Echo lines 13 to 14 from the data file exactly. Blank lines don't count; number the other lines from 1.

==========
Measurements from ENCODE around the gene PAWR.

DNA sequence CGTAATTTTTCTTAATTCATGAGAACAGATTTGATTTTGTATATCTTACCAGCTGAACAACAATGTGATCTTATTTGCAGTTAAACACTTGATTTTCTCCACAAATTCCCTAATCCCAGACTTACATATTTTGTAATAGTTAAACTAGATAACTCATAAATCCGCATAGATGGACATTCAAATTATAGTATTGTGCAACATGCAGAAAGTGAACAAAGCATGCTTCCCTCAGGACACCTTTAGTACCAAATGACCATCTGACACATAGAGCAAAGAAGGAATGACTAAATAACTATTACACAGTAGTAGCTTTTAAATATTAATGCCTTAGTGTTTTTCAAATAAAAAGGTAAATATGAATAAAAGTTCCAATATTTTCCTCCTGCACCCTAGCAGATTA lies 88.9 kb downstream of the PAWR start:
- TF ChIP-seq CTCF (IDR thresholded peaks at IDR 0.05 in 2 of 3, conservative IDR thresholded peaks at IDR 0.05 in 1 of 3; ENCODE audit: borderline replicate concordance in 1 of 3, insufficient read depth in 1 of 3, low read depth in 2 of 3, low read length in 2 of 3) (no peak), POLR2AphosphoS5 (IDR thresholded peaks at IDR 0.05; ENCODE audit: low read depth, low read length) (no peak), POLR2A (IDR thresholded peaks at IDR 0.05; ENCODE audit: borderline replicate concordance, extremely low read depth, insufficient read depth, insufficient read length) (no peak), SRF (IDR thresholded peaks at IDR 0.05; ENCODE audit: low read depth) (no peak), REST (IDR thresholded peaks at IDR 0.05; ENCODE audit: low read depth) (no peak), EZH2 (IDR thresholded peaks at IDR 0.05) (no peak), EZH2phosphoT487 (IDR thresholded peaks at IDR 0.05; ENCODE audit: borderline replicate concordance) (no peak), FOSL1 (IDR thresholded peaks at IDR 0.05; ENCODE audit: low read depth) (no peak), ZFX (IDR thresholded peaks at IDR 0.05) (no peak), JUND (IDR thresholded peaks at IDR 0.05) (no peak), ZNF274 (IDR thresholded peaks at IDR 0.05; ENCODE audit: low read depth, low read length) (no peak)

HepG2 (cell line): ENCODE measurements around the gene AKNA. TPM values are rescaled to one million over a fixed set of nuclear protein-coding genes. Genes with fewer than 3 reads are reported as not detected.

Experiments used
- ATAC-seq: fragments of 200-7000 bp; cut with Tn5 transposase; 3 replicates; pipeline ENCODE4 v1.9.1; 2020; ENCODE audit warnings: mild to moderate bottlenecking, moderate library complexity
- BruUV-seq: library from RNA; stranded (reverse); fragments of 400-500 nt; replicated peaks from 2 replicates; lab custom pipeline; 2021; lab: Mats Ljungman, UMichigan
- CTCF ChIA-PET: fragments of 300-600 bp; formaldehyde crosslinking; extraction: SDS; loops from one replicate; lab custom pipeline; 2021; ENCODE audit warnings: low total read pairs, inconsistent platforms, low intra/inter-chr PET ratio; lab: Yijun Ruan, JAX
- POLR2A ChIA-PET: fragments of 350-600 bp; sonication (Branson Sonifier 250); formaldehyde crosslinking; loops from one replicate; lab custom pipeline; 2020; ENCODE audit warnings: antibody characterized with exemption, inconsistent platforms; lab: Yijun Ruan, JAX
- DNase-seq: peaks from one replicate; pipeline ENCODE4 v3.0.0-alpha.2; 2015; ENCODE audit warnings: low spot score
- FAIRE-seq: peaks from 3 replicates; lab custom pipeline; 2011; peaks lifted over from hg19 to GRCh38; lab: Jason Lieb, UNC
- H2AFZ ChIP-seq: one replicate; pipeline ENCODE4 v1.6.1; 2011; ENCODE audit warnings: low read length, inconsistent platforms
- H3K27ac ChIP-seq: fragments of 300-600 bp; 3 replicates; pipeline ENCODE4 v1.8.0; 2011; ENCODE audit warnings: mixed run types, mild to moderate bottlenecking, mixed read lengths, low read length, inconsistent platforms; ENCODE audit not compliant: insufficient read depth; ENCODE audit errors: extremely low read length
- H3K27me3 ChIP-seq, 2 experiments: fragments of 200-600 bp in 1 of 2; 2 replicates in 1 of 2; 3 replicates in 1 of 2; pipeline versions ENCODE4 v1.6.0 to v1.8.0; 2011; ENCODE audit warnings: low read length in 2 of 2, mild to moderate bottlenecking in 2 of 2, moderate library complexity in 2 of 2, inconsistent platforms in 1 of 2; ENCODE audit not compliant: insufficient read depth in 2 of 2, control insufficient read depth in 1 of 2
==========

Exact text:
- H3K27ac ChIP-seq: fragments of 300-600 bp; 3 replicates; pipeline ENCODE4 v1.8.0; 2011; ENCODE audit warnings: mixed run types, mild to moderate bottlenecking, mixed read lengths, low read length, inconsistent platforms; ENCODE audit not compliant: insufficient read depth; ENCODE audit errors: extremely low read length
- H3K27me3 ChIP-seq, 2 experiments: fragments of 200-600 bp in 1 of 2; 2 replicates in 1 of 2; 3 replicates in 1 of 2; pipeline versions ENCODE4 v1.6.0 to v1.8.0; 2011; ENCODE audit warnings: low read length in 2 of 2, mild to moderate bottlenecking in 2 of 2, moderate library complexity in 2 of 2, inconsistent platforms in 1 of 2; ENCODE audit not compliant: insufficient read depth in 2 of 2, control insufficient read depth in 1 of 2